What's more , they seem to avoid the nitty-gritty of politics- how to actually win elections. For example, nobody ever talks about delivering leaflets.... So I was intrigued to find, via political oddsmaker , a blog- Akins Campaign Strategy, which actually deals with some of these issues.

Unfortunately, he's a Republican, campaigning in rural Florida. And his suggestions aren't really useful anyway - for example, he strongly prefers radio ads to newspaper ads (and these are for local elections such as County Schools Superintendent). No actual mention of delivering leaflets.

Anyway, no more posts for a few days. Have a lot of paperwork and residents issues to tackle.

Wednesday, September 07, 2005

The Clock

Susanne Lamido seems to like the clock that I've put on this blog.

I got the idea after seeing one on Mike Oborski's Blog.

Mike has reported that he is recovering from a cancer operation and it is good to see that he is back in action, posting on the blog and attending council meetings.

Monday, September 05, 2005

What effect does an ASDA supermarket have on a town?

There is a planning application for an ASDA (Walmart to you Americans) supermarket on the outskirts of our town. It happens to be in the council ward that I represent. The Rayleigh Chamber of Trade are very concerned about the impact this would have on existing shops. Residents living near the proposed site are worried about traffic. Some other residents would welcome an extra shop to go to.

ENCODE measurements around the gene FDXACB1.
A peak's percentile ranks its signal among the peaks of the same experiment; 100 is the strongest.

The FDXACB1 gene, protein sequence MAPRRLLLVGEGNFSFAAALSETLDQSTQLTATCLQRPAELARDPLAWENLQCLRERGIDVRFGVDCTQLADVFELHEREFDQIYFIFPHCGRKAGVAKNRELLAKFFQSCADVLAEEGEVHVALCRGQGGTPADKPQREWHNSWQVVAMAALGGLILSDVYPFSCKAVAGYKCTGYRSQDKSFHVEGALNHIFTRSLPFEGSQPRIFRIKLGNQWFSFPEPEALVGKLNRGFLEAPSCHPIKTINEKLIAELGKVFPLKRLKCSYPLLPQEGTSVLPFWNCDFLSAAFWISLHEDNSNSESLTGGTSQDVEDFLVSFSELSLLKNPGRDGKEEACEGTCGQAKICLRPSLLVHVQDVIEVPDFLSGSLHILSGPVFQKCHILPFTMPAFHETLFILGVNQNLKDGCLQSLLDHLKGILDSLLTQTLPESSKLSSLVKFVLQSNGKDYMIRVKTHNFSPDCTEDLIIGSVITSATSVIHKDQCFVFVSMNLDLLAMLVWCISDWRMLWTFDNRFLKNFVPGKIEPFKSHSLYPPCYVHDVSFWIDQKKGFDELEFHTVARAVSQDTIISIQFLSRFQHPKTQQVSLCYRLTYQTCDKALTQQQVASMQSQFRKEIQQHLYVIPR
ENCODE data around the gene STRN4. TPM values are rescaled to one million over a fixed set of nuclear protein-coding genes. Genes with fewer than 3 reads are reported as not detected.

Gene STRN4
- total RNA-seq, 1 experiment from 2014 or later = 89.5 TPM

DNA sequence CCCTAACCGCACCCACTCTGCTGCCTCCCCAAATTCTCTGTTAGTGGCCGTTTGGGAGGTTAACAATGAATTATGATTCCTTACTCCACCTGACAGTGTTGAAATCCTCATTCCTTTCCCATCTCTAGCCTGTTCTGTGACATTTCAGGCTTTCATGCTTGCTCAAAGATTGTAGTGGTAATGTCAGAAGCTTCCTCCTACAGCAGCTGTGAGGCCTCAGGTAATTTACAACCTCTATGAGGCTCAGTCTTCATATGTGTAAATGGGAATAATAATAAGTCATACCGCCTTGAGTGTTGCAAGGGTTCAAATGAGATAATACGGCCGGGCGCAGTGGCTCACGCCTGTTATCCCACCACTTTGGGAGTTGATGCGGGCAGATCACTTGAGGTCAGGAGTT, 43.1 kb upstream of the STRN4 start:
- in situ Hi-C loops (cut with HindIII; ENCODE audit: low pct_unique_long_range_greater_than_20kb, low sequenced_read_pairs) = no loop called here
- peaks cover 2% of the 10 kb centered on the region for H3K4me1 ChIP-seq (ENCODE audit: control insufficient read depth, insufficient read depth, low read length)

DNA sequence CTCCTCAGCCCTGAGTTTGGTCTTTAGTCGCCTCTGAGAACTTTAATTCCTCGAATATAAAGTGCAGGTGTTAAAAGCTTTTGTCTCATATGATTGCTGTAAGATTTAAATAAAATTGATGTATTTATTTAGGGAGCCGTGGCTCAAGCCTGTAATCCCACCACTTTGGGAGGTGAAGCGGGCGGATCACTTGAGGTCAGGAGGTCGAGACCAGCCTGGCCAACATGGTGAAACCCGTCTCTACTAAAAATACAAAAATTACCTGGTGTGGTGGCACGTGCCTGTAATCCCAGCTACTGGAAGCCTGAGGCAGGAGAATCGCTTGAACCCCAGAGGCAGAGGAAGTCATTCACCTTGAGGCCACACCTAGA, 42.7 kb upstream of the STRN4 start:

I'm not allowed under the local government code of conduct to express my own opinions or make up my mind in advance of the planning meeting, which will probably be in October. Like all 39 members of Rochford District Council, I am on the planning committee and will be able to vote on this.

However I'd be glad to hear accounts - from anyone - on what effects an ASDA or a Walmart has had on their community (positive and negative)

"This train was tossed 200 yards. Nobody knew whether there were still chemicals inside.."


Saturday, September 03, 2005

Aren't Some People Lovely?

I have recently found an blog called Oklahoma Hippy - with lots of good stuff there. One recent post links to Agape Press - "Reliable News From A Christian Source". Apparently one pastor, Rev. Bill Shanks of New Covenant Fellowship of New Orleans , seems really glad about what's happened to New Orleans:

“New Orleans now is abortion free. New Orleans now is Mardi Gras free. New Orleans now is free of Southern Decadence and the sodomites, the witchcraft workers, false religion -- it's free of all of those things now," Shanks says. "God simply, I believe, in His mercy purged all of that stuff out of there -- and now we're going to start over again."

Will this chap get to heaven?

Friday, September 02, 2005

What would James White Think?

I've felt angry and disturbed at the prospect of the teaching of "intelligent design" (creationism under another name) creeping into the US schools system. Perhaps the word 'evolution' will be banned in US schools in a few decades time. I'm sure the Taliban would approve.

I can't help think of the late science fiction writer James White. He wrote truly good books - not only were they well-written , but the characters within them tried to do good. Imagine Star Wars without Darth Vader, or Star Trek without the Borg? Well , James White created "Sector General", a vast space station hospital full of medics and technicians of dozens of different alien species, all trying to save lives.